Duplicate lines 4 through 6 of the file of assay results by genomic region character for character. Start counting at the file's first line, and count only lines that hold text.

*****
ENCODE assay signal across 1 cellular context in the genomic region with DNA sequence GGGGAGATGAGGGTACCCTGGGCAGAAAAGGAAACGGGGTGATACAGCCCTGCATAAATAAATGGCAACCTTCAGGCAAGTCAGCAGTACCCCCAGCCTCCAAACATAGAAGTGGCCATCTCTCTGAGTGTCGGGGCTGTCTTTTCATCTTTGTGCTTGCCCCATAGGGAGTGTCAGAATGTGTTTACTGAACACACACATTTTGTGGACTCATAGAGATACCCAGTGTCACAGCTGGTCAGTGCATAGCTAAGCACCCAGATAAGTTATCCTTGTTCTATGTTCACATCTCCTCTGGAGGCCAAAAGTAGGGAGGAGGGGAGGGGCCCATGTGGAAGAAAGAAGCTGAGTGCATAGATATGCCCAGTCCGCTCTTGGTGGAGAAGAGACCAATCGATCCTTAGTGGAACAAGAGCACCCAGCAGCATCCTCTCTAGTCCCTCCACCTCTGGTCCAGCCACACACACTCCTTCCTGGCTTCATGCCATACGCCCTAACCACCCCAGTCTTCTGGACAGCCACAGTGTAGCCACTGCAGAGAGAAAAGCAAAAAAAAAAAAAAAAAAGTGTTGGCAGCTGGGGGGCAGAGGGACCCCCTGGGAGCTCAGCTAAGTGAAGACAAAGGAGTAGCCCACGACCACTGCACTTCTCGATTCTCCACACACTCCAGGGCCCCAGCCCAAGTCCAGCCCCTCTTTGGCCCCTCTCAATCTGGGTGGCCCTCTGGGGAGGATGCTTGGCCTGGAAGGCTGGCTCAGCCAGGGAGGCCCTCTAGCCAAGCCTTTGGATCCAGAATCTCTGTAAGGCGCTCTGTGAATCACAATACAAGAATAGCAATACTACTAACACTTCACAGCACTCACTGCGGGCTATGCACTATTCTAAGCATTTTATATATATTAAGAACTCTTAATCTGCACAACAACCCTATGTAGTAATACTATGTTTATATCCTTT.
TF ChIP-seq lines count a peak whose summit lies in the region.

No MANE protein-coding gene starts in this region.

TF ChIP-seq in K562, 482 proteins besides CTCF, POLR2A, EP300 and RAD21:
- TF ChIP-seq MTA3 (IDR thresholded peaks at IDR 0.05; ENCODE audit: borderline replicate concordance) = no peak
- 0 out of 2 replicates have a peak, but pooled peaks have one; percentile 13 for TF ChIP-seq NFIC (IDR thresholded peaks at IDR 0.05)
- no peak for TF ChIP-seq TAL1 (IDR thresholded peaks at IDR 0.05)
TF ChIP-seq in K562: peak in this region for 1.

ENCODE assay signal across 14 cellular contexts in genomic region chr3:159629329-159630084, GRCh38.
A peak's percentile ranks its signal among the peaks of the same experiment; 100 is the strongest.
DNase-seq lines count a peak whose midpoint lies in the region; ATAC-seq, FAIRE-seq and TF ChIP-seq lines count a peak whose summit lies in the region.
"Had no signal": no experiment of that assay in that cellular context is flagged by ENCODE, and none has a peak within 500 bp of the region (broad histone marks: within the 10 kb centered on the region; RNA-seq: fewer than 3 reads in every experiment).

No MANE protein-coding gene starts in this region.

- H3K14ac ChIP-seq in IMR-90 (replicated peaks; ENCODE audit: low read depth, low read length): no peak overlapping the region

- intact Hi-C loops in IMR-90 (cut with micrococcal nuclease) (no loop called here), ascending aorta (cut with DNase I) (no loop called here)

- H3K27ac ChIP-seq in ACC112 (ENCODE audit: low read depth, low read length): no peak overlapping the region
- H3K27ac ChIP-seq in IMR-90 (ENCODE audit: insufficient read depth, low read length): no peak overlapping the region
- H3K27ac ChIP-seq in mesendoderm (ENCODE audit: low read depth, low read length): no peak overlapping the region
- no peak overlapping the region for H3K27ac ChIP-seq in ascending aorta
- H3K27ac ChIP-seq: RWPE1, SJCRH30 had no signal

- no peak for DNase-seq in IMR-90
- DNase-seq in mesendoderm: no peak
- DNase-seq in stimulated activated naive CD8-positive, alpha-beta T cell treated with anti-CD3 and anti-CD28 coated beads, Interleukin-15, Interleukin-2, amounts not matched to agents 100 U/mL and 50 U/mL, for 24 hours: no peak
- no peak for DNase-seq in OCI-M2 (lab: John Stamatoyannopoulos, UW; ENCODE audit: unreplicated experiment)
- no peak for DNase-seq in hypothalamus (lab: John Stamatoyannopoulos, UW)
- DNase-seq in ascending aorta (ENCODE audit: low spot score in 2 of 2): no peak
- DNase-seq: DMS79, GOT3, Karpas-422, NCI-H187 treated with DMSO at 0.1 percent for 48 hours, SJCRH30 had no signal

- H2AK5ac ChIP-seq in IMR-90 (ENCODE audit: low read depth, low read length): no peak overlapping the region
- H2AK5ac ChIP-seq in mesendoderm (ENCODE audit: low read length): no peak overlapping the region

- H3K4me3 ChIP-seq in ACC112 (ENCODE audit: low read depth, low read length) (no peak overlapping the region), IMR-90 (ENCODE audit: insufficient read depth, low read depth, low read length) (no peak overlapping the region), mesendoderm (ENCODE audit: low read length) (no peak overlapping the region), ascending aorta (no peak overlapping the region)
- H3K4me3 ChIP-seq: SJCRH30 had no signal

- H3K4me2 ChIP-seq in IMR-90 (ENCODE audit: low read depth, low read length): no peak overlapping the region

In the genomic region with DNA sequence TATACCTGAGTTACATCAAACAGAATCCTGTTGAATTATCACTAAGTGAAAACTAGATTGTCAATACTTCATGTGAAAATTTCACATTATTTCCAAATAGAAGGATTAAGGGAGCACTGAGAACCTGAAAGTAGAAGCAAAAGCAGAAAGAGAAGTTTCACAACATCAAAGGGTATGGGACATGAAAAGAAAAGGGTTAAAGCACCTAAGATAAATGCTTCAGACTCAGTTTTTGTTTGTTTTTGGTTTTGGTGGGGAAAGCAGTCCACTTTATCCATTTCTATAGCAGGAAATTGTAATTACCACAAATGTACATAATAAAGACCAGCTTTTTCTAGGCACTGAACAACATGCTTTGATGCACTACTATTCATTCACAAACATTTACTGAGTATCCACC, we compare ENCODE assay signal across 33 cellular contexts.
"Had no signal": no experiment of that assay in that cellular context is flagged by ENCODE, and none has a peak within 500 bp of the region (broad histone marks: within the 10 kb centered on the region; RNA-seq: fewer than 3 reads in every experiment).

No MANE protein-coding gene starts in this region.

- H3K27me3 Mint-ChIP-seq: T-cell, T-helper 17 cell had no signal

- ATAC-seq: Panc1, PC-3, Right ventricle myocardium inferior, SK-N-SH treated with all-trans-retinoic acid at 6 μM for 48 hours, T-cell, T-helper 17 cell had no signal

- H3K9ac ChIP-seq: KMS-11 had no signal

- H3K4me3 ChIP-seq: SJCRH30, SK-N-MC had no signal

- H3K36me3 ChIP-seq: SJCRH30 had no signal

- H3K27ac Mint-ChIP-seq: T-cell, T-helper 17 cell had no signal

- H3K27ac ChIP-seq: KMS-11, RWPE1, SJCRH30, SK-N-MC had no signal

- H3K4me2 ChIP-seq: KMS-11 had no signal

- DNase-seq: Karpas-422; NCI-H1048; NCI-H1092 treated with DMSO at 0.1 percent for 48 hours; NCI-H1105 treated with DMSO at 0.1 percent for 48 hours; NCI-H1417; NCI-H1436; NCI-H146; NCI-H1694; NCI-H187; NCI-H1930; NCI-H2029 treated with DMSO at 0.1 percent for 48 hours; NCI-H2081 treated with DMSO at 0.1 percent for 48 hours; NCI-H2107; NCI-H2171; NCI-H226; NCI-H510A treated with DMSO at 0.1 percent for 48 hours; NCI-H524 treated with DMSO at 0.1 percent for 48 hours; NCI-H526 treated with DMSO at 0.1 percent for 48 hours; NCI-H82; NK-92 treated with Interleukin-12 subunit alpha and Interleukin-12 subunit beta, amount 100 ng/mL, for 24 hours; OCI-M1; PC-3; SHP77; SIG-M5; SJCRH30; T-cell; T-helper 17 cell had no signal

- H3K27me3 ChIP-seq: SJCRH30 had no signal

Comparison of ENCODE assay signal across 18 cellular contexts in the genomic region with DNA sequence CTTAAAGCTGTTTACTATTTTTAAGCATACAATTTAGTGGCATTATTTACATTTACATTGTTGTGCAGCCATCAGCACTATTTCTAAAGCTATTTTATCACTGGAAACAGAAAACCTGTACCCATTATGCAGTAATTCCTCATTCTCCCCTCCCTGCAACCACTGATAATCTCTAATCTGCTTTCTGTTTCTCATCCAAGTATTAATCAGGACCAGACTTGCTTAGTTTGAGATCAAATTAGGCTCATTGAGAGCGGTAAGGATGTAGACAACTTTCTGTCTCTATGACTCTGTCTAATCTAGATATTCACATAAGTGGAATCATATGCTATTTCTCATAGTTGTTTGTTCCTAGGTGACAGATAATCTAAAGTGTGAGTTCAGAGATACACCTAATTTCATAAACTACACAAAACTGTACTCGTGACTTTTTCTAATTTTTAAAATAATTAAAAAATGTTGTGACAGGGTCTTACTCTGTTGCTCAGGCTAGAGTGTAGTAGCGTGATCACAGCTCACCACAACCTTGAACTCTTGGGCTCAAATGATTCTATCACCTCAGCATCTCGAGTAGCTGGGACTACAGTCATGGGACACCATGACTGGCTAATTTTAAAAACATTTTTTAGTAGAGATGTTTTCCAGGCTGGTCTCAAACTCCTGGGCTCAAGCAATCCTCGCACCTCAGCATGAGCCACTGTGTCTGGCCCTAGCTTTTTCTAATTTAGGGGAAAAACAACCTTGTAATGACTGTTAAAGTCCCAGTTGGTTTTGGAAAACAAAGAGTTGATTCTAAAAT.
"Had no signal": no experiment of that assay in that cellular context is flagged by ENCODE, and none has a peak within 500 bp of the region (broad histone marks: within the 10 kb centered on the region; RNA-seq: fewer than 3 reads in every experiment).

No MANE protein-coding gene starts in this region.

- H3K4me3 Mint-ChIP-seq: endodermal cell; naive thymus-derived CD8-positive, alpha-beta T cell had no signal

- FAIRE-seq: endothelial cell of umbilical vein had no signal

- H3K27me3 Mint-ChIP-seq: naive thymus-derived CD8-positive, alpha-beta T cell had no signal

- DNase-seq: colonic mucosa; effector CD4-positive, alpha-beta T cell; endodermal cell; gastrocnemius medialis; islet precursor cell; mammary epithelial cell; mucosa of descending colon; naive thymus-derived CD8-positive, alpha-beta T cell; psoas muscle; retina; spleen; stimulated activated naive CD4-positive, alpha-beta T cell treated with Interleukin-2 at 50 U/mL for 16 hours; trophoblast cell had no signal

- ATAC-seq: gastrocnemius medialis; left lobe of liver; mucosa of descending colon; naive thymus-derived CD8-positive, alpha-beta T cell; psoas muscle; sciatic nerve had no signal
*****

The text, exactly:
TF ChIP-seq in K562, 482 proteins besides CTCF, POLR2A, EP300 and RAD21:
- TF ChIP-seq MTA3 (IDR thresholded peaks at IDR 0.05; ENCODE audit: borderline replicate concordance) = no peak
- 0 out of 2 replicates have a peak, but pooled peaks have one; percentile 13 for TF ChIP-seq NFIC (IDR thresholded peaks at IDR 0.05)